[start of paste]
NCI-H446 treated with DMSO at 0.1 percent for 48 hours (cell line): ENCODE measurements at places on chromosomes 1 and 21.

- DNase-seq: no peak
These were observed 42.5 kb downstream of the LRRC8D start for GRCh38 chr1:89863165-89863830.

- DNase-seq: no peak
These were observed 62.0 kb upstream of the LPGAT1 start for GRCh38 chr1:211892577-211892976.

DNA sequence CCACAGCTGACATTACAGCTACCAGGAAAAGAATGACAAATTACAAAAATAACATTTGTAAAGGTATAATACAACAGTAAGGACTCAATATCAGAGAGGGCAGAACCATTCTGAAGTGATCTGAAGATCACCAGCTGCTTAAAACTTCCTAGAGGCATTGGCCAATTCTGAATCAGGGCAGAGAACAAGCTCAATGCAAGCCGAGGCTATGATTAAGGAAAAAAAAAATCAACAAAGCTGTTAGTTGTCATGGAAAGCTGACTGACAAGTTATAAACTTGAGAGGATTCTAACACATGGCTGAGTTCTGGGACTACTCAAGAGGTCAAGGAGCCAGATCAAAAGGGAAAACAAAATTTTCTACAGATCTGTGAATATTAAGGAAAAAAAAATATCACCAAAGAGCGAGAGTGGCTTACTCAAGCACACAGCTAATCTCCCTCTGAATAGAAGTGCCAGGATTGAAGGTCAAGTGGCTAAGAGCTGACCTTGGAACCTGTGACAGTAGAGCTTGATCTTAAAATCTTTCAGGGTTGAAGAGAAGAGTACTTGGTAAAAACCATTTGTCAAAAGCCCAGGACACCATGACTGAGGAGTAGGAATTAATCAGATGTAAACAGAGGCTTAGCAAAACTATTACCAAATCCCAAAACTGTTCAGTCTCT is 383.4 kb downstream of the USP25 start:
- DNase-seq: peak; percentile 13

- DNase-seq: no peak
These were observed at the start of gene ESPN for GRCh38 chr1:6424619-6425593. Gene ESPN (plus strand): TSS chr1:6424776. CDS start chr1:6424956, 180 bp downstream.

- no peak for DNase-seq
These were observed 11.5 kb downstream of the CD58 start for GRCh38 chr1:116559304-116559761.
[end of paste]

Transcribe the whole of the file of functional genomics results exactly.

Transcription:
NCI-H446 treated with DMSO at 0.1 percent for 48 hours (cell line): ENCODE measurements at places on chromosomes 1 and 21.

- DNase-seq: no peak
These were observed 42.5 kb downstream of the LRRC8D start for GRCh38 chr1:89863165-89863830.

- DNase-seq: no peak
These were observed 62.0 kb upstream of the LPGAT1 start for GRCh38 chr1:211892577-211892976.

DNA sequence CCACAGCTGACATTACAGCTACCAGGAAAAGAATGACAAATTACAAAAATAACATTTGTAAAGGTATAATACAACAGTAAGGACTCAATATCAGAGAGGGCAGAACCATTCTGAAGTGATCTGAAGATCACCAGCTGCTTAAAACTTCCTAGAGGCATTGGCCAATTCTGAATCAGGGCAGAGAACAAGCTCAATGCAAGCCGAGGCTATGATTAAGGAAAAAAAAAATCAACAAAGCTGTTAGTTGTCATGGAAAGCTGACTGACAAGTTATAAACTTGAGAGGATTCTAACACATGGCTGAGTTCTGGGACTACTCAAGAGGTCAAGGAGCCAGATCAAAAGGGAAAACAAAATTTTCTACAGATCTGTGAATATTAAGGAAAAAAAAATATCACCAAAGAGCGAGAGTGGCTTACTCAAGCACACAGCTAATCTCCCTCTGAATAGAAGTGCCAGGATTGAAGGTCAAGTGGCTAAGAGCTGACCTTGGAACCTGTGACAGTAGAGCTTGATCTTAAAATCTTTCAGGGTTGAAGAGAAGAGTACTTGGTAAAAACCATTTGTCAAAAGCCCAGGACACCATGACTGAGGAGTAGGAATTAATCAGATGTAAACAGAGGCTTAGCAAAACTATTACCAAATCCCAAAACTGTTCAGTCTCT is 383.4 kb downstream of the USP25 start:
- DNase-seq: peak; percentile 13

- DNase-seq: no peak
These were observed at the start of gene ESPN for GRCh38 chr1:6424619-6425593. Gene ESPN (plus strand): TSS chr1:6424776. CDS start chr1:6424956, 180 bp downstream.

- no peak for DNase-seq
These were observed 11.5 kb downstream of the CD58 start for GRCh38 chr1:116559304-116559761.